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From his Rimbaldian early poetry to his tri-continental and globe-spanning novels, The Savage Detectives and 2666, Bolaño maintains a critically “exilic” distance from both literary and political forms of nationalism. Writing, in his own words, from a ‘wild’ space ‘equally distant from all the countries in the world’, Bolaño inscribes poetry in particular under the weight of a double destitution: as a synecdoche for poverty, exile, errancy and disappearance, on the one hand, and for a will to become ungovernable on the other. Yet, in mapping out the cumulative wanderings of these errant poet-underdogs, Bolaño’s oeuvre does not stop at exposing the ‘nation’ to its anomic ‘unhomeliness’ in times of globalization. Indeed, in radicalizing both Baudelaire’s spirit of indifference to social forms and Melville’s dismantling of the narrative form, Bolaño exposes both world and work to radical contingency, making the errant poetic-underdog the figure of radical ungovernability. Tracing these constellations through brief discussions of ‘The Romantic Dogs’, The Savage Detectives, Amulet, a selection of short stories from Putas asesinas, 2666, and Antwerp, the chapter draws its theoretical inspiration from Giorgio Agamben’s essay ‘What is a Destituent Power’.
Ethical quandaries – such as justice and equity for under-represented communities, treatment of animals in laboratory and field research, and editing the genomes of plants, animals, and humans – are becoming ever more insistent in socio-environmental research. Accordingly, socio-environmental research requires that natural and social scientists become conversant with the humanities and that humanists actively engage, in accessible terms, the conceptual and ethical concerns arising in the sciences. Research methods in the humanities differ – where scholars begin with a thesis instead of a hypothesis – from those in the natural and social sciences. While the methodological differences between research in the humanities and the sciences render interdisciplinary cooperation and even communication between these two broad types of inquiry difficult, this section draws attention to the important contributions that ethical, religous, and historical approaches have made to understanding the reciprocal relationships between society and environment. These contributions range from scholars such as Aldo Leopold, Lynn White, and William Cronon to Vandana Shiva, Leonardo Boff, and Gregory Cajete.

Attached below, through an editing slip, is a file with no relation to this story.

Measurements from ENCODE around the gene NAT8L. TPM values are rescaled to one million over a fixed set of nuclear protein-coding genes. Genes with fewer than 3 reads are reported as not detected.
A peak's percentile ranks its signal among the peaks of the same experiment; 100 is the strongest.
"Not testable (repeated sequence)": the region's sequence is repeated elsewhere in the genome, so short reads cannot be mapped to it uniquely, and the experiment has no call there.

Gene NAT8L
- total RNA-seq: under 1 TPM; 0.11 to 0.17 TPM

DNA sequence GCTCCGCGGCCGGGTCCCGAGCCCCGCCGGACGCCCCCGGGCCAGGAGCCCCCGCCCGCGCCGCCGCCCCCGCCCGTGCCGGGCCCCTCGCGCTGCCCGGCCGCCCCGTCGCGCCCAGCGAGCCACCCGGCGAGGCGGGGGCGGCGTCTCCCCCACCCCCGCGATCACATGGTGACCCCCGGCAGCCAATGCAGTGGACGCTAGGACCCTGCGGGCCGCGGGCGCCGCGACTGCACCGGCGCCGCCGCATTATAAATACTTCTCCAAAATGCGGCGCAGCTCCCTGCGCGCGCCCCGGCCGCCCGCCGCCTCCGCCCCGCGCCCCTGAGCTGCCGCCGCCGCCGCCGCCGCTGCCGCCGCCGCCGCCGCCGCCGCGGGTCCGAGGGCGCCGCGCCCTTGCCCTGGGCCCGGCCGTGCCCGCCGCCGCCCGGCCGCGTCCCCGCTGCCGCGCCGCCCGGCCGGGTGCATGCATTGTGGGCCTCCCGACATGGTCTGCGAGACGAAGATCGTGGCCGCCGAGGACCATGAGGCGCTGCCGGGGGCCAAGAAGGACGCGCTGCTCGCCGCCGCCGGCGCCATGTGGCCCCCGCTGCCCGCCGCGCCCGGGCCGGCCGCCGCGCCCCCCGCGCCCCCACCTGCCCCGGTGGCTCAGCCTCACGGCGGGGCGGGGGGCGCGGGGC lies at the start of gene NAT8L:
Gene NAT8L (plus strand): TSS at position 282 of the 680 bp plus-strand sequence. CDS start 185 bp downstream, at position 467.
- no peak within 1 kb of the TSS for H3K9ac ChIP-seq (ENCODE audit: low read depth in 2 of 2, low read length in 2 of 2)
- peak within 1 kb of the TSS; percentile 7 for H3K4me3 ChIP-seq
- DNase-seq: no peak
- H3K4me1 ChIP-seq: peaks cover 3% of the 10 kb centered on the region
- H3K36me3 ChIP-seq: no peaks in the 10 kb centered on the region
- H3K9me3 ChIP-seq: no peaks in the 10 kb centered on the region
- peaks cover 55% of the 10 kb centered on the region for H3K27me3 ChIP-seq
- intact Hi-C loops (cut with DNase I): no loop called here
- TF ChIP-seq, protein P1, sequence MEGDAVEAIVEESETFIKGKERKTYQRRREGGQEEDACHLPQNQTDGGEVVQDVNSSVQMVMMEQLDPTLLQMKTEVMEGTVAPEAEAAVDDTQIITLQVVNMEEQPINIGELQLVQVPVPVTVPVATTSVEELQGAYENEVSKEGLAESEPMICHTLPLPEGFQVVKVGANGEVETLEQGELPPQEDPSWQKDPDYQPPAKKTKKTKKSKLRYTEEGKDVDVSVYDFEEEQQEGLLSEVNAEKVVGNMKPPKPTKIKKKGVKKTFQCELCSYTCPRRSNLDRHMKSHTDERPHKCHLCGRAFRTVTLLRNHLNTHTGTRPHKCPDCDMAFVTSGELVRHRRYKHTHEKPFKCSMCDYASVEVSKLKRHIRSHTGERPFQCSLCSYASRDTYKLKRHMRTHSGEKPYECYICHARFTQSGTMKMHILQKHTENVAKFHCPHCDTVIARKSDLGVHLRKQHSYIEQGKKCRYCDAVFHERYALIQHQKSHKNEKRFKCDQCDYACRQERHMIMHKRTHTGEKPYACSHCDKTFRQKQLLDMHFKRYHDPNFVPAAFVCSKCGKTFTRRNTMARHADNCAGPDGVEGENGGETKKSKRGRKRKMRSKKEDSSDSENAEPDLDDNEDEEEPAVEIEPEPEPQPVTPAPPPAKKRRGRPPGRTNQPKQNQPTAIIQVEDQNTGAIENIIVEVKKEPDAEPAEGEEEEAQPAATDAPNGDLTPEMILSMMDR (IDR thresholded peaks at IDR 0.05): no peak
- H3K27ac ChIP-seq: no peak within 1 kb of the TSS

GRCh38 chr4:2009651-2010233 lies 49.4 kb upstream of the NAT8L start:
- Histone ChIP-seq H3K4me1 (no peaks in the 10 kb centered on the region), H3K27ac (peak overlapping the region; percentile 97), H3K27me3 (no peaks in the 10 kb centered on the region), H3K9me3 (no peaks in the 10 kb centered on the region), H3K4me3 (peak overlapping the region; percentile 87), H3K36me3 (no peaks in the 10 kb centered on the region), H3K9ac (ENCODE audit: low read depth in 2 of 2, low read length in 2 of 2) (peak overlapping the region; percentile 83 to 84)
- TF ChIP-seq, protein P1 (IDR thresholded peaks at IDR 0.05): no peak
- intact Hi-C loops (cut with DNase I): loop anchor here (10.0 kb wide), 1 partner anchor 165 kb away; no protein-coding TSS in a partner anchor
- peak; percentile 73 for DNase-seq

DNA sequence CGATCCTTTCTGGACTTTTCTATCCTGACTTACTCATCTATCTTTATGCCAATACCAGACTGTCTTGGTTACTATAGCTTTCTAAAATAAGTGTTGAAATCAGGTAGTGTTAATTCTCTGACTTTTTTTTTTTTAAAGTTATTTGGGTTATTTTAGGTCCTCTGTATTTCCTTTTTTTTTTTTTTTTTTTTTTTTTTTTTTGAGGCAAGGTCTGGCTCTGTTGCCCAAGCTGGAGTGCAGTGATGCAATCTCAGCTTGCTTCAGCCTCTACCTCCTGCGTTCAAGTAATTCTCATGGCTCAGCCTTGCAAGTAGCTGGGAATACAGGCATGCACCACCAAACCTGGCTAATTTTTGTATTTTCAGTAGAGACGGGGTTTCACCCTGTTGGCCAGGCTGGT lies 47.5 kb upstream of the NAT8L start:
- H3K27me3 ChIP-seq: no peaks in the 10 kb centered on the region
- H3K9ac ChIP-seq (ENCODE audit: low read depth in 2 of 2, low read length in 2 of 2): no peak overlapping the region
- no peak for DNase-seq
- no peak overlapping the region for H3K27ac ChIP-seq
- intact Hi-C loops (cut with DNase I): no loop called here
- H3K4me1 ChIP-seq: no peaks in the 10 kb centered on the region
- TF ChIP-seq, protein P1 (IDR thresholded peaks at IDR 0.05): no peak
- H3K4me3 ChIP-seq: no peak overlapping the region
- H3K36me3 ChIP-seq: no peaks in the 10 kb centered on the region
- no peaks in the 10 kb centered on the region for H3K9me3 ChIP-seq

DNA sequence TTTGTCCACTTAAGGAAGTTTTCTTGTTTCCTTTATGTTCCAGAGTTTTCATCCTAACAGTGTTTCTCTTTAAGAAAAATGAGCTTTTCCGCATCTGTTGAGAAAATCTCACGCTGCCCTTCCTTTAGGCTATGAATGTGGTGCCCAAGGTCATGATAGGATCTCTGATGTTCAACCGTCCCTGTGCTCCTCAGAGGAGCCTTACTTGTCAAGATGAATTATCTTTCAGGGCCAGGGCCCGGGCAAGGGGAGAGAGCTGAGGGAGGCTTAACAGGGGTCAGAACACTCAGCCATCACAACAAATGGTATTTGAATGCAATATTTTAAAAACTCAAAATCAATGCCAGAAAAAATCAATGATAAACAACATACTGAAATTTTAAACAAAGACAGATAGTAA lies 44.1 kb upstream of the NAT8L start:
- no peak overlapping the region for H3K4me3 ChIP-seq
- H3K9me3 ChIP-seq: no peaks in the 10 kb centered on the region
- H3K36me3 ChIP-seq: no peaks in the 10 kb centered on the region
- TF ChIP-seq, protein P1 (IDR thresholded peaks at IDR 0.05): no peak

The chapter provides an overview of literary predecessors whose influence is evident across Mailer’s work, but perhaps most notably in his early work: John Dos Passos, James T. Farrell, William Faulkner, D. H. Lawrence, Henry Miller, Theodore Dreiser, Herman Melville, John Steinbeck, Thomas Wolfe, and Leo Tolstoy, among others.
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